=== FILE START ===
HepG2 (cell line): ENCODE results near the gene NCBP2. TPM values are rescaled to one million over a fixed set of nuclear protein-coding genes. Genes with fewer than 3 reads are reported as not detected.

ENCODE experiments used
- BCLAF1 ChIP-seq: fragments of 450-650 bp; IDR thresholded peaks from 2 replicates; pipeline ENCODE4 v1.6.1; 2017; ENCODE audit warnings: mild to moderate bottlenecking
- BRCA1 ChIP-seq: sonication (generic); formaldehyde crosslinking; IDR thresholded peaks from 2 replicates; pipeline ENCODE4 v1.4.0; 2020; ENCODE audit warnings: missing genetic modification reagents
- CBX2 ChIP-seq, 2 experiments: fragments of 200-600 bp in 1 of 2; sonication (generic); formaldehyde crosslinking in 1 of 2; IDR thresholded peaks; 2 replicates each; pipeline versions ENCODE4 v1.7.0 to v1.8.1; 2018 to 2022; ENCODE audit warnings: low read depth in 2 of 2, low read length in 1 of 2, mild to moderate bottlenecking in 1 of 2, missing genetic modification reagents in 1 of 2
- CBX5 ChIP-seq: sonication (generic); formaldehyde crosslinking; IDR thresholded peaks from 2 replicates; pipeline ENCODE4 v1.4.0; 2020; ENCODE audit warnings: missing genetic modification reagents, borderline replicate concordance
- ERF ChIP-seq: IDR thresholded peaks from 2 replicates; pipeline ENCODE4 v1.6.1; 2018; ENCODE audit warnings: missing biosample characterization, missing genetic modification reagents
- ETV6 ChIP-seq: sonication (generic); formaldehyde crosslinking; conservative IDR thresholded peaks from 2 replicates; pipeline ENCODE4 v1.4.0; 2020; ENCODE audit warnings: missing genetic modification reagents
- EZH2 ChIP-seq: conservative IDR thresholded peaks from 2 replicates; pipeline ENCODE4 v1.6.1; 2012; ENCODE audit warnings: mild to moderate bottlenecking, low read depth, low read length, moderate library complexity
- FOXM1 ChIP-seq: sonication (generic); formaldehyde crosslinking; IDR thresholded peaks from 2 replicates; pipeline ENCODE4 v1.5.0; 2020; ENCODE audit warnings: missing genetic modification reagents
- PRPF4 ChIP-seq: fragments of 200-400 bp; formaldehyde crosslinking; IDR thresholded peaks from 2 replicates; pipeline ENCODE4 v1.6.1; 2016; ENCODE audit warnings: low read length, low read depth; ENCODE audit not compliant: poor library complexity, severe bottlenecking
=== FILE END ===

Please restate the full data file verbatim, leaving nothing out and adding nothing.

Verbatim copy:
HepG2 (cell line): ENCODE results near the gene NCBP2. TPM values are rescaled to one million over a fixed set of nuclear protein-coding genes. Genes with fewer than 3 reads are reported as not detected.

ENCODE experiments used
- BCLAF1 ChIP-seq: fragments of 450-650 bp; IDR thresholded peaks from 2 replicates; pipeline ENCODE4 v1.6.1; 2017; ENCODE audit warnings: mild to moderate bottlenecking
- BRCA1 ChIP-seq: sonication (generic); formaldehyde crosslinking; IDR thresholded peaks from 2 replicates; pipeline ENCODE4 v1.4.0; 2020; ENCODE audit warnings: missing genetic modification reagents
- CBX2 ChIP-seq, 2 experiments: fragments of 200-600 bp in 1 of 2; sonication (generic); formaldehyde crosslinking in 1 of 2; IDR thresholded peaks; 2 replicates each; pipeline versions ENCODE4 v1.7.0 to v1.8.1; 2018 to 2022; ENCODE audit warnings: low read depth in 2 of 2, low read length in 1 of 2, mild to moderate bottlenecking in 1 of 2, missing genetic modification reagents in 1 of 2
- CBX5 ChIP-seq: sonication (generic); formaldehyde crosslinking; IDR thresholded peaks from 2 replicates; pipeline ENCODE4 v1.4.0; 2020; ENCODE audit warnings: missing genetic modification reagents, borderline replicate concordance
- ERF ChIP-seq: IDR thresholded peaks from 2 replicates; pipeline ENCODE4 v1.6.1; 2018; ENCODE audit warnings: missing biosample characterization, missing genetic modification reagents
- ETV6 ChIP-seq: sonication (generic); formaldehyde crosslinking; conservative IDR thresholded peaks from 2 replicates; pipeline ENCODE4 v1.4.0; 2020; ENCODE audit warnings: missing genetic modification reagents
- EZH2 ChIP-seq: conservative IDR thresholded peaks from 2 replicates; pipeline ENCODE4 v1.6.1; 2012; ENCODE audit warnings: mild to moderate bottlenecking, low read depth, low read length, moderate library complexity
- FOXM1 ChIP-seq: sonication (generic); formaldehyde crosslinking; IDR thresholded peaks from 2 replicates; pipeline ENCODE4 v1.5.0; 2020; ENCODE audit warnings: missing genetic modification reagents
- PRPF4 ChIP-seq: fragments of 200-400 bp; formaldehyde crosslinking; IDR thresholded peaks from 2 replicates; pipeline ENCODE4 v1.6.1; 2016; ENCODE audit warnings: low read length, low read depth; ENCODE audit not compliant: poor library complexity, severe bottlenecking